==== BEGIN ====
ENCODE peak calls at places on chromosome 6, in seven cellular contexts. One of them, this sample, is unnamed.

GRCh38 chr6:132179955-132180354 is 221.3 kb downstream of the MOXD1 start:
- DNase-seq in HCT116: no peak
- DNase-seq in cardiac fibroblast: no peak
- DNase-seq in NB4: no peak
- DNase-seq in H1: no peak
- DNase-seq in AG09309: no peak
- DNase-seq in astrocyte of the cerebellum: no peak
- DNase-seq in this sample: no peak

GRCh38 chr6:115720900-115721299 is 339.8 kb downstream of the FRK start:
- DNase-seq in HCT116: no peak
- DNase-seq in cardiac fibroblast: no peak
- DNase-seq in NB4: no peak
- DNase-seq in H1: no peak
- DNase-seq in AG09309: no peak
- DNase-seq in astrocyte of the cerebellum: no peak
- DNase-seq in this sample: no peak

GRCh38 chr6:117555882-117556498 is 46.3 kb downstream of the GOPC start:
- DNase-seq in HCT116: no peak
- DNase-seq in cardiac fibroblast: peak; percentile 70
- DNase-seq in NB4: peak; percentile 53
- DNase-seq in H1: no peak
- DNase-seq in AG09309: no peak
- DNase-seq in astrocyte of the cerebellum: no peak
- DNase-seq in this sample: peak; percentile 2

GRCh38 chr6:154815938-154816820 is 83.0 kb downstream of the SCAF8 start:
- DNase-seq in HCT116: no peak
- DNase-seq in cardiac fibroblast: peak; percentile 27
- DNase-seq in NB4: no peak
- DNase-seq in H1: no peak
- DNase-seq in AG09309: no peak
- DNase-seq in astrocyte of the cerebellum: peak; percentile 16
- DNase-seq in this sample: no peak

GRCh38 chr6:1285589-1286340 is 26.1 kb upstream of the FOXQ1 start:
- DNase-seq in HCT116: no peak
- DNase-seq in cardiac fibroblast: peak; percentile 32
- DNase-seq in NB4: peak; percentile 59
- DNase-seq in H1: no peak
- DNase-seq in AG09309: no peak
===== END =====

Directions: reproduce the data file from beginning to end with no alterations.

ENCODE peak calls at places on chromosome 6, in seven cellular contexts. One of them, this sample, is unnamed.

GRCh38 chr6:132179955-132180354 is 221.3 kb downstream of the MOXD1 start:
- DNase-seq in HCT116: no peak
- DNase-seq in cardiac fibroblast: no peak
- DNase-seq in NB4: no peak
- DNase-seq in H1: no peak
- DNase-seq in AG09309: no peak
- DNase-seq in astrocyte of the cerebellum: no peak
- DNase-seq in this sample: no peak

GRCh38 chr6:115720900-115721299 is 339.8 kb downstream of the FRK start:
- DNase-seq in HCT116: no peak
- DNase-seq in cardiac fibroblast: no peak
- DNase-seq in NB4: no peak
- DNase-seq in H1: no peak
- DNase-seq in AG09309: no peak
- DNase-seq in astrocyte of the cerebellum: no peak
- DNase-seq in this sample: no peak

GRCh38 chr6:117555882-117556498 is 46.3 kb downstream of the GOPC start:
- DNase-seq in HCT116: no peak
- DNase-seq in cardiac fibroblast: peak; percentile 70
- DNase-seq in NB4: peak; percentile 53
- DNase-seq in H1: no peak
- DNase-seq in AG09309: no peak
- DNase-seq in astrocyte of the cerebellum: no peak
- DNase-seq in this sample: peak; percentile 2

GRCh38 chr6:154815938-154816820 is 83.0 kb downstream of the SCAF8 start:
- DNase-seq in HCT116: no peak
- DNase-seq in cardiac fibroblast: peak; percentile 27
- DNase-seq in NB4: no peak
- DNase-seq in H1: no peak
- DNase-seq in AG09309: no peak
- DNase-seq in astrocyte of the cerebellum: peak; percentile 16
- DNase-seq in this sample: no peak

GRCh38 chr6:1285589-1286340 is 26.1 kb upstream of the FOXQ1 start:
- DNase-seq in HCT116: no peak
- DNase-seq in cardiac fibroblast: peak; percentile 32
- DNase-seq in NB4: peak; percentile 59
- DNase-seq in H1: no peak
- DNase-seq in AG09309: no peak